THE celebrity historian Dr David Starkey’s career lies in ruins, with him set to lose all his academic titles and book deals, after making he comments about slavery in which he referred to “damn blacks”.
Dr Starkey, who rose to prominence in the early 2000s for his writing and documentaries on Tudor politics, argued in an interview that slavery cannot be considered genocide because “otherwise there wouldn’t be so many damn blacks in Africa or in Britain”.
On Friday he lost his academic positions at Fitzwilliam College, Cambridge and Canterbury Christ Church University, while his role as a visiting fellow at the University of Buckingham has been placed under review.
Lancaster and Kent universities both said they were reviewing his honorary graduate status.
The news came as Dr Starkey’s publisher, HarperCollins, which was expected to publish two more of his history books, said it was cancelling their release.
Hodder and Stoughton, which has published the historian in the past, said it would never work with him again.
The Mary Rose Trust, a charity that runs a museum in Portsmouth, yesterday accepted Dr Starkey’s resignation from its board, while he faced calls for his CBE to be stripped from him.
“He’s been saying this stuff for years, said Dr Louise Raw, another historian.
“It’s only because of the work of #BlackLivesMatter that it’s being taken more seriously.”
“Personally believe he should lose his CBE too.”
The Tudor historian found himself at the centre of a row over Black Lives Matter Credit: Geoff Pugh for the Telegraph
Dr Starkey’s various sackings follow widespread anger over comments he made about slavery in an online discussion about the Black Lives Matter movement.
In an interview with the conservative commentator Darren Grimes, the historian said slavery could not be classed as genocide because of the survival of “so many damn blacks”.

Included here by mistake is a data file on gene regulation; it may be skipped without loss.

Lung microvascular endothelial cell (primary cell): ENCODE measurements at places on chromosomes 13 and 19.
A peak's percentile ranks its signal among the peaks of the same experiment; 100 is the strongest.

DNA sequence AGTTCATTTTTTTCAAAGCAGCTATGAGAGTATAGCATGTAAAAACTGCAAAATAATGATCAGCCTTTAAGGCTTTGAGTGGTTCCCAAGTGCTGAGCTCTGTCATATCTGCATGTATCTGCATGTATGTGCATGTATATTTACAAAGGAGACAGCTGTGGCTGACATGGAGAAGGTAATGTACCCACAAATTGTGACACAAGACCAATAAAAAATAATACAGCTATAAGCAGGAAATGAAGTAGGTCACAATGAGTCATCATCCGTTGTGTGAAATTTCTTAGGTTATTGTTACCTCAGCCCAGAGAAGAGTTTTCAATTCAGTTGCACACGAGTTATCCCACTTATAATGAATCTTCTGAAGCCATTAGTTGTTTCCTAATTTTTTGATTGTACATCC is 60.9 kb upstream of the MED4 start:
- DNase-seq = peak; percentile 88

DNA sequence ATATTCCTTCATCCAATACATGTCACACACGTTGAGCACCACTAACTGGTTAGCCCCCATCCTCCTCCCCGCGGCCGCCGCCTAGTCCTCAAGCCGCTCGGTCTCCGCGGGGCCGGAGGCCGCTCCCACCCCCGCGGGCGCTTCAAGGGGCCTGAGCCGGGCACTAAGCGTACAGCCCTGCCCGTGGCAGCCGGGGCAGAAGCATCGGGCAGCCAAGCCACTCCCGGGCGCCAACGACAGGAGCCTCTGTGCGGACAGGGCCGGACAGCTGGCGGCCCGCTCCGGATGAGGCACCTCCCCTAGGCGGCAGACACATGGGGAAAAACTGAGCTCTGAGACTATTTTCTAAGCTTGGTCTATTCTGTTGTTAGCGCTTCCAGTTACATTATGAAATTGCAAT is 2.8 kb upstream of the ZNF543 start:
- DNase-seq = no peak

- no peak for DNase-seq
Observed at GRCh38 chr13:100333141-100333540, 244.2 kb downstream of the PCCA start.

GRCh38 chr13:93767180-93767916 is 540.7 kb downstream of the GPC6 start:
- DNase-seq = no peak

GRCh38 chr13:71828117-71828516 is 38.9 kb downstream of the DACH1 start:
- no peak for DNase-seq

“Slavery was not genocide,” he said.
“Otherwise there wouldn’t be so many damn blacks in Africa or in Britain would there?
“An awful lot of them survived.”
Dr Starkey went on to discuss the relationship between slavery and the British Empire.
“As for the idea that slavery is this kind of terrible disease that dare not speak its name, it only dare not speak its name, Darren, because we settled it nearly 200 years ago,” he said.
“We don’t normally go on about the fact that Roman Catholics once upon a time didn’t have the vote and weren’t allowed to have their own churches because we had Catholic emancipation.”
A clip of the interview was posted online and generated hundreds of angry comments, many of which condemned the historian as a racist.
Sajid Javid, the former Chancellor, called the comments “appalling”.
Mr Grimes has since acknowledged he “should have robustly questioned Dr Starkey about his comments” and has removed the clip from his website.
Sir Anthony Seldon, Dr Starkey’s employer and Vice Chancellor of the University of Buckingham, condemned the historian for his comments.
“It’s just not acceptable, what he said,” he told The Telegraph.
“With freedom of speech goes responsibility. It’s not an absolute right, and you cannot thoughtlessly provoke and incite and inflame, particularly at such a sensitive time.
“The absence of any apology from him, I think is extremely disappointing.”
Canterbury Christ Church University, who sacked Dr Starkey on Friday morning, said his comments were “completely unacceptable”.
Fitzwilliam College, Cambridge underlined its own opposition to racism and said honorary fellows had a responsibility to “uphold our values”.
Dr Starkey previously provoked outrage after appearing on television in the aftermath of the 2011 London riots to say “the whites have become black” and condemn ”destructive, nihilistic gangster culture”.
The BBC received almost 900 complaints, which Dr Starkey said showed the subject of race had become “unmentionable”.
He has since appeared on several of the corporation’s programmes, including Question Time.
The BBC declined to comment on Dr Starkey’s interview.
Dr Starkey did not respond to requests for comment.
(Source: The Telegraph)